Those questions ended on Saturday as Lucas was the focal point of the offense. He went on to finish with eight carries for 29 yards and 10 catches for 89 yards and a touchdown. He was targeted 12 times.

Because of Lucas’ playmaking ability and elusiveness, getting him the ball in open space is critical. He had 70 yards after the catch on Saturday.

“We worked hard on that this off-season, for him in that role. I just continue to see that being a focus for him, getting the ball in space, try to do a good job with that,” Allen said. “As with all of our guys, you try to maximize an individual’s talent, what he can do. Getting him the ball in space is important, whether it’s hand it to him or throwing it to him. Like I said, he works really hard on that and we’re going to continue to emphasize that.”

Lucas caught passes out of the backfield, was used in jet sweeps and caught his touchdown as a wide receiver lined up in the slot.

“I think just getting me the ball and giving me open space. I felt like I did well, it’s just going to take getting continuous reps at it and keep doing what I do,” Lucas added.

4th-and-goal play-call

With 4:45 remaining in the fourth quarter, Tayven Jackson dove towards the pylon — coming up just short. It resulted in a fourth and goal play from the 1/2 yard line.

Indiana came out lined up in an offset I-formation with Josh Henderson as the back and handed it off that resulted in no gain and a turnover on downs.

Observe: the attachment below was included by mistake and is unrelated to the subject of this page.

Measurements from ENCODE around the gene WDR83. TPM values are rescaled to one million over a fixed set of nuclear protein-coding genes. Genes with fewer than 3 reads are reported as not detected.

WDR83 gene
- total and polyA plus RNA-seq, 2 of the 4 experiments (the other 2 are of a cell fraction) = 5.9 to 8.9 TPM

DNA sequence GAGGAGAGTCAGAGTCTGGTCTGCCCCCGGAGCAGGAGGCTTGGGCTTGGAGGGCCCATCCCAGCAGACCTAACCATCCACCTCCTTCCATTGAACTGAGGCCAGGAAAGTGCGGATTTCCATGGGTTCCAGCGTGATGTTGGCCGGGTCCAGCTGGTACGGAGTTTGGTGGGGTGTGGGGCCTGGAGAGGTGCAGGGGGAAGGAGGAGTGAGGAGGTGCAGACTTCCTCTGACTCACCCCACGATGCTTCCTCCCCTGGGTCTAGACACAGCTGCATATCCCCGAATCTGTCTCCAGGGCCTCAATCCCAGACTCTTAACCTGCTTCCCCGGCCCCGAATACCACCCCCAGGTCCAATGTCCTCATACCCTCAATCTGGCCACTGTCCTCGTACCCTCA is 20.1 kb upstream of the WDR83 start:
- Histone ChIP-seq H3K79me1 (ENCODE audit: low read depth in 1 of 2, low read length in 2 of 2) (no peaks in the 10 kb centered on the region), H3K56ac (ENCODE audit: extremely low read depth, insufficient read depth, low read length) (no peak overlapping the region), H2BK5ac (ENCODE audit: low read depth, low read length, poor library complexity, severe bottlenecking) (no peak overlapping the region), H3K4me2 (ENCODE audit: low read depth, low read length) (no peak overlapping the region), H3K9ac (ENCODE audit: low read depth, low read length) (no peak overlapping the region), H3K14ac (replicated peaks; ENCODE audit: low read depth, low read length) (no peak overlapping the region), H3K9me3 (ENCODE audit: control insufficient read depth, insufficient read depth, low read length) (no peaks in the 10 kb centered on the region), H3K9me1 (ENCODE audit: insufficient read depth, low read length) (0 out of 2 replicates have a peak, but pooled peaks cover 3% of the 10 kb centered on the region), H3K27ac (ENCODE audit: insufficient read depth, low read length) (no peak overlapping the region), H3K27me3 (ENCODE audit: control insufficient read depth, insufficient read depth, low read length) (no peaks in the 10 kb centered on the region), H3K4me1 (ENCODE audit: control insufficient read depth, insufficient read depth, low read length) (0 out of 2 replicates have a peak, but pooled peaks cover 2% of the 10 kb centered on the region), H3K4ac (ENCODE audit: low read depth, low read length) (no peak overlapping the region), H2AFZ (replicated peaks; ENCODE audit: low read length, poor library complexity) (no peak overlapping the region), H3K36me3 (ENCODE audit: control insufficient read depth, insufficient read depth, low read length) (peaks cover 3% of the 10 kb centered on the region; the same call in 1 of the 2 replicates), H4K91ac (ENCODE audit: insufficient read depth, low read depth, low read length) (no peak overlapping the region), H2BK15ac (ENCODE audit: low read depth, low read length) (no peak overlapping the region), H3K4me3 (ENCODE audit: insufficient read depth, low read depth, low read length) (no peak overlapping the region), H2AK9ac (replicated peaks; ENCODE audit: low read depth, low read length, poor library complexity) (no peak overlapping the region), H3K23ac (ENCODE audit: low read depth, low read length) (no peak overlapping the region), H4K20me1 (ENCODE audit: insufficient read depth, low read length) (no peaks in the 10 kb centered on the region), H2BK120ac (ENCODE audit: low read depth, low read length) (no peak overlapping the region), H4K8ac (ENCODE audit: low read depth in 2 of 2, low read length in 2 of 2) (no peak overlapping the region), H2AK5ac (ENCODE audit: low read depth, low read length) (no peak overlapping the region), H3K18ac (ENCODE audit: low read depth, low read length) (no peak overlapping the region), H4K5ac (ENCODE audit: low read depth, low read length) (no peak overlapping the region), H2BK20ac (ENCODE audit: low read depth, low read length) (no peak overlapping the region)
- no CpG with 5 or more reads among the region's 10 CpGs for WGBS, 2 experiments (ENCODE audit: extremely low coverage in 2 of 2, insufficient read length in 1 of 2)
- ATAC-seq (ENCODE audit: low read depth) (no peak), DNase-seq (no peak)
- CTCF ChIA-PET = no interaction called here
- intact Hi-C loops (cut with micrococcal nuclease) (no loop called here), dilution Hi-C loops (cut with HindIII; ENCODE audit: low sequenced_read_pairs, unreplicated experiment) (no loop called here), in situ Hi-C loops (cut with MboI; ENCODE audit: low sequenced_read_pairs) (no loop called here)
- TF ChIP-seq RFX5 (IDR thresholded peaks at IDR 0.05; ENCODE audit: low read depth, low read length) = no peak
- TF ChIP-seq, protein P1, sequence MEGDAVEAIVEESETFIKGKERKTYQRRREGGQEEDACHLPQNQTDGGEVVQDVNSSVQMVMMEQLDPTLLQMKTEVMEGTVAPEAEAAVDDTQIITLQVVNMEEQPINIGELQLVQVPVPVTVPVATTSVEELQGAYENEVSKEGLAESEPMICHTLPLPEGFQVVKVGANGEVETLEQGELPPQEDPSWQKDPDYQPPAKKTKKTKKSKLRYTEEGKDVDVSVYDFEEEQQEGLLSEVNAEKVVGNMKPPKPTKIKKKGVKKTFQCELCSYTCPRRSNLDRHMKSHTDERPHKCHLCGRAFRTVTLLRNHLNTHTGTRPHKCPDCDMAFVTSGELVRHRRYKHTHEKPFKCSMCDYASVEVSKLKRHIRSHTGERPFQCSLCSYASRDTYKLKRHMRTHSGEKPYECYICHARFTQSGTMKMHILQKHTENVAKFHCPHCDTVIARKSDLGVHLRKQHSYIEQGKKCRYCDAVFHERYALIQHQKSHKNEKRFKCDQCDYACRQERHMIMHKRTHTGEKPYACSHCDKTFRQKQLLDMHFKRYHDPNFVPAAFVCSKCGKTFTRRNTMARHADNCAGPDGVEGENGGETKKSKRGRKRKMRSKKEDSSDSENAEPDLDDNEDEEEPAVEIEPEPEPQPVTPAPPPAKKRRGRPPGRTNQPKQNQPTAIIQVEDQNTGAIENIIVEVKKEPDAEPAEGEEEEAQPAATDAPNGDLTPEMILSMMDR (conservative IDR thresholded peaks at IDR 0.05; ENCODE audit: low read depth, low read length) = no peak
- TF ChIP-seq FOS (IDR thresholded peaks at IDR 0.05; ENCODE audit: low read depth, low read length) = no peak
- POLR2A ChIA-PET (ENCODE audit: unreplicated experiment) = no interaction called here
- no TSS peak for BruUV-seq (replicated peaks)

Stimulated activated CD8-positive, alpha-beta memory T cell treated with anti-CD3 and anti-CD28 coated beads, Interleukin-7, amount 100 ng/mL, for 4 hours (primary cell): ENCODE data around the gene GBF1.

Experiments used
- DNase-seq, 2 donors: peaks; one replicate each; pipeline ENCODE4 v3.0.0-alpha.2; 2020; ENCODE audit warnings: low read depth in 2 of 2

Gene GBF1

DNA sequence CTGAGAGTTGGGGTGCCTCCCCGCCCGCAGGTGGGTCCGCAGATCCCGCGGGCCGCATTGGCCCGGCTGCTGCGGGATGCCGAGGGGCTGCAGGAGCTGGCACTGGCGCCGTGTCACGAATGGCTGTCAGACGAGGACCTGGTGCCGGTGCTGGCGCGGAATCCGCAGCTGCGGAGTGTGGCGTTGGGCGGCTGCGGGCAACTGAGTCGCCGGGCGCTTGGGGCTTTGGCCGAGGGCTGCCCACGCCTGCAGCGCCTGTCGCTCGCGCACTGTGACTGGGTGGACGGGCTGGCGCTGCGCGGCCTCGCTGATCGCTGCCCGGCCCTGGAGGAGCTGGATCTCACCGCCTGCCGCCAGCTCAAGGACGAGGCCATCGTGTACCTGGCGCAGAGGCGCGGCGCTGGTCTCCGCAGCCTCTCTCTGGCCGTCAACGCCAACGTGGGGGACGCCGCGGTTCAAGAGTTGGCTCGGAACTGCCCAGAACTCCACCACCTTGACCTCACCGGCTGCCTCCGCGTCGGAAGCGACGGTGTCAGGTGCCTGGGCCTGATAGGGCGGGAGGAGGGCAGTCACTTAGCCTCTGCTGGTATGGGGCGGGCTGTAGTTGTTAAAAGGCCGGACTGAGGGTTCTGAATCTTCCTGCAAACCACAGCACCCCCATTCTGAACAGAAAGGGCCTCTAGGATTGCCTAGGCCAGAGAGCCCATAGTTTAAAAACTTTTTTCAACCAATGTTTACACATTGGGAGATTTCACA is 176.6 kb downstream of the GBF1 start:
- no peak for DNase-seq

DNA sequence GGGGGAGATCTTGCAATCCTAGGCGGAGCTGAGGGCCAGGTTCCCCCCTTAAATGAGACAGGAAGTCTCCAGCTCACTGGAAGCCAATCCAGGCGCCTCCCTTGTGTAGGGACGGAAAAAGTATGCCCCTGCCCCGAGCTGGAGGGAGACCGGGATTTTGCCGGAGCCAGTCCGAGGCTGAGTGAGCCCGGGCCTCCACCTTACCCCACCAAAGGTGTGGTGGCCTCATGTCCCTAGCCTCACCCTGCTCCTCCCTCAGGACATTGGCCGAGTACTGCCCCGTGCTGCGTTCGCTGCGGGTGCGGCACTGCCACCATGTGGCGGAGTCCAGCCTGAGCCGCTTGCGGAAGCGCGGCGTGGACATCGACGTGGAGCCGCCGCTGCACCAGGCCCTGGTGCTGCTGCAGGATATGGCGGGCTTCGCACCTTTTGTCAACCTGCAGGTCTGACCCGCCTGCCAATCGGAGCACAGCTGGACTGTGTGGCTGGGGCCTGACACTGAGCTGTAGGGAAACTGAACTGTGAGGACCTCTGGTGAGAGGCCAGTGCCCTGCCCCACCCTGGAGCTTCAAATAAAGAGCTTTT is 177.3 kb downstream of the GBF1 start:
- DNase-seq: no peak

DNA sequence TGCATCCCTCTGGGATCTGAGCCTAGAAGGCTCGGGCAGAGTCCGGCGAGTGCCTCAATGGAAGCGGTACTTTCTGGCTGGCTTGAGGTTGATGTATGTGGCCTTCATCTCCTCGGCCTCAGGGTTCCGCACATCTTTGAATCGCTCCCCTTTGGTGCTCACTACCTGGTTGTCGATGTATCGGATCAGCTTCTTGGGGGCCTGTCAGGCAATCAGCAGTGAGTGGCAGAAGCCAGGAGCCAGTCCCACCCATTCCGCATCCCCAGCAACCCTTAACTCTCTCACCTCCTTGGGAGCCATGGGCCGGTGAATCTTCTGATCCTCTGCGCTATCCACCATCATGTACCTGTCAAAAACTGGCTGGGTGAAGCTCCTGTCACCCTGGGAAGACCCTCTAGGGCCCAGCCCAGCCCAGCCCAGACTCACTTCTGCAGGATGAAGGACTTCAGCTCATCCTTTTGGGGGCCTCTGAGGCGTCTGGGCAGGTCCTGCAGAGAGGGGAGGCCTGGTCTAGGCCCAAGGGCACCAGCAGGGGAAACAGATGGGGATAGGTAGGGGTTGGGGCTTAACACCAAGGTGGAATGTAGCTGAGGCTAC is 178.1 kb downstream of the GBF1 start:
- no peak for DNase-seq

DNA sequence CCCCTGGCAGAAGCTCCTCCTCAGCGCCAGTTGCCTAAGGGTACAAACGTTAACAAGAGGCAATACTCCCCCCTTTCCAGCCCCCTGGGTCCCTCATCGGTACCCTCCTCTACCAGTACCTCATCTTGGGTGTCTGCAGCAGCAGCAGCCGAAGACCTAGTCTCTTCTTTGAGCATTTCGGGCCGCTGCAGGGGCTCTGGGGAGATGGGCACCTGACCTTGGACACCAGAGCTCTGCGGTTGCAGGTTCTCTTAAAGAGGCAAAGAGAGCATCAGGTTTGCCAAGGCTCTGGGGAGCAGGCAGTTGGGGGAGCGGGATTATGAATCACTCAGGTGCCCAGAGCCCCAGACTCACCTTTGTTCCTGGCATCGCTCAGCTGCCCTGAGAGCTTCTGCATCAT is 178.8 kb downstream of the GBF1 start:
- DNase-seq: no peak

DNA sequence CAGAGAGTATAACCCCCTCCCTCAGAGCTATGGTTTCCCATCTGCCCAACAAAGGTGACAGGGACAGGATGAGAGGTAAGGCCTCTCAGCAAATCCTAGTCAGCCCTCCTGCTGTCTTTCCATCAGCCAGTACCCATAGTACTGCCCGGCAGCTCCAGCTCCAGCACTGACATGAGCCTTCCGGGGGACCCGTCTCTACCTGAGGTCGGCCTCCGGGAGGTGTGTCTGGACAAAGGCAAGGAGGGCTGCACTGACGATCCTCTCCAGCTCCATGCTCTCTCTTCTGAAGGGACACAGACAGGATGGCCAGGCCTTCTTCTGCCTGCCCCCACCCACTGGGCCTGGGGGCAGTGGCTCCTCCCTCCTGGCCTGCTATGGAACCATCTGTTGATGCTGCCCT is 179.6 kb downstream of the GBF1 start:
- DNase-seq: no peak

“We didn’t execute it obviously. That’s frustrating,” Allen said postgame. “I’m sure that’s one that everybody is going to focus on. There are a lot of other variables leading up to that. Since the play didn’t work, I wish we would have called something else. I love or team, love our coaches. We just got to keep battling.”

While no game truly comes down to one singular play, you can’t help but wonder what could’ve been for the Indiana football program if it was able to change the outcome of that play in Saturday’s loss to Louisville.

“Could have run a quarterback sneak, run your base power play, whatever. We obviously chose to run, not to sneak,” Allen said. “Obviously since it didn’t work, you want to run the other one. We scored previously on the other one. Yeah, didn’t work, so … You obviously wish you would have done something else. I think that’s how we all would think the same exact way.

Louisville would go on to run the remaining 4 minutes and 37 seconds off of the clock after the turnover on downs, ending the game.

Walt Bell already had a lot of questions to answer, and this is the icing on the cake.

Other Quick Hits:

  • ‘We have to do what’s best for our football program’. It was the first public statement by Tom Allen since the announcement came that Indiana would be getting out of the IU-Louisville football series, and this would be the lone matchup.
  • Third down conversions was a big talking point heading into this matchup and Louisville won it. Indiana’s defense had been phenomenal on third down, limiting opponents to just a 17.4 conversion rate. Louisville’s offense ranked last in the ACC with a conversation rate of 22.7 percent through two games. On Saturday, the Cardinals finished 7-of-12 on third down.
  • Indiana needs to be able to run the ball. The running back room was one of the highlights of the team coming into the season and while they have performed in the passing game, Saturday was another very underwhelming performance on the ground. IU had just 58 rushing yards with a 2.1 yard per carry average.

Game Highlights:

SEE ALSO: Indiana football offense shows signs of promise with Tayven Jackson despite loss

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Alec Lasley is the owner of Hoosier Illustrated, a comprehensive site covering news, updates and recruiting for Indiana University athletics. Alec has covered Indiana for six years and is a credentialed media member. He has previously worked for both Rivals and 247Sports.